Using Timing Routines

Built-in timing routines routines can measure wall-clock time, CPU time and system time. Subroutines exist so that C or Fortran routines can access wall-clock and CPU timing information. Both are discussed in this document.

Routines for getting the wall-clock, CPU time and system time exist both in the AIX operating system and the "csh" program. For instance, here is an example of the usage of the Unix timing command:

time a.out
Real 1.0
User 0.7
System 0.0

More information on this command is available with the command "man time".

The timing command in the csh outputs the following:

time a.out
0.7u 0.0s 1:00 70% 150+58k 0+0io 0pf+0w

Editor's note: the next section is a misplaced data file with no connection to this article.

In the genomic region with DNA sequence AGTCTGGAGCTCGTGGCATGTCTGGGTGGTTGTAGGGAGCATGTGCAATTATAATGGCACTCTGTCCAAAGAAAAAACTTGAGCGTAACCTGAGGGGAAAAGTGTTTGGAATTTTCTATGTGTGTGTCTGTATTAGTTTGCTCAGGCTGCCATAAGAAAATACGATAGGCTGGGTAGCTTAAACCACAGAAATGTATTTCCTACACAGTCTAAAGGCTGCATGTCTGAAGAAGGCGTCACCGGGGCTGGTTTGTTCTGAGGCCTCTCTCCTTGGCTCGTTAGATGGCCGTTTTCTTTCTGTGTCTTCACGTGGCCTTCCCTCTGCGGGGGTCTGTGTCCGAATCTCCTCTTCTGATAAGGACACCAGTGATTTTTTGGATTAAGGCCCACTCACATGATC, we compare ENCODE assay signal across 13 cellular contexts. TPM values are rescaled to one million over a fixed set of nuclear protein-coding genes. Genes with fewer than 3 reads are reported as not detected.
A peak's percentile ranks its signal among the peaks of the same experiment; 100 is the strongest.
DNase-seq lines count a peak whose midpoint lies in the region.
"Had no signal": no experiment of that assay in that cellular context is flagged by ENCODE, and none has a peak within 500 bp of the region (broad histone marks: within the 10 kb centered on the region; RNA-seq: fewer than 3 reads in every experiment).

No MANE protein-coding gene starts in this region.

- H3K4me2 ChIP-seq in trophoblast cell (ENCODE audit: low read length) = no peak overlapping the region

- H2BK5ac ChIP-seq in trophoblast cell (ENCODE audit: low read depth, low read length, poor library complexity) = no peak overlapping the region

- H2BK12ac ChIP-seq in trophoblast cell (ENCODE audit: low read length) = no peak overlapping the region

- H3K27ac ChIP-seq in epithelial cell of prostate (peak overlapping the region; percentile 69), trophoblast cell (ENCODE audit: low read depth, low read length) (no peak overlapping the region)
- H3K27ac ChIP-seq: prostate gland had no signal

More information on the csh timing routine is available using "man csh".

Timing routines can also be called from inside Fortran of C programs. Here are several timing routines you might consider adding to your files:

A C program to get the real time:

#include <sys/time.h>

int elapsed(double *sec)
extern int gettimeofday();
struct timeval t;
struct timezone tz;
int stat;
stat = gettimeofday(&t, &tz);
*sec = (double)(t.tv_sec + t.tv_usec/1000000.0);

A Fortran program that calls elapsed to get the CPU time:

program main
integer i, info
double precision dummy, begin, finish
integer elapsed
external elapsed

info = elapsed( begin )
do i = 1, 1000000
dummy = dummy * 1000 + 2
info = elapsed( finish )
print *, finish - begin

A Fortran program to get CPU time in seconds:

double precision function dsecnd( )
integer t
integer mclock
external mclock
t = mclock( )
dsecnd = dble( t ) * 0.01D0

Fortran and C timing routines can be easily interchanged using interlanguage calls.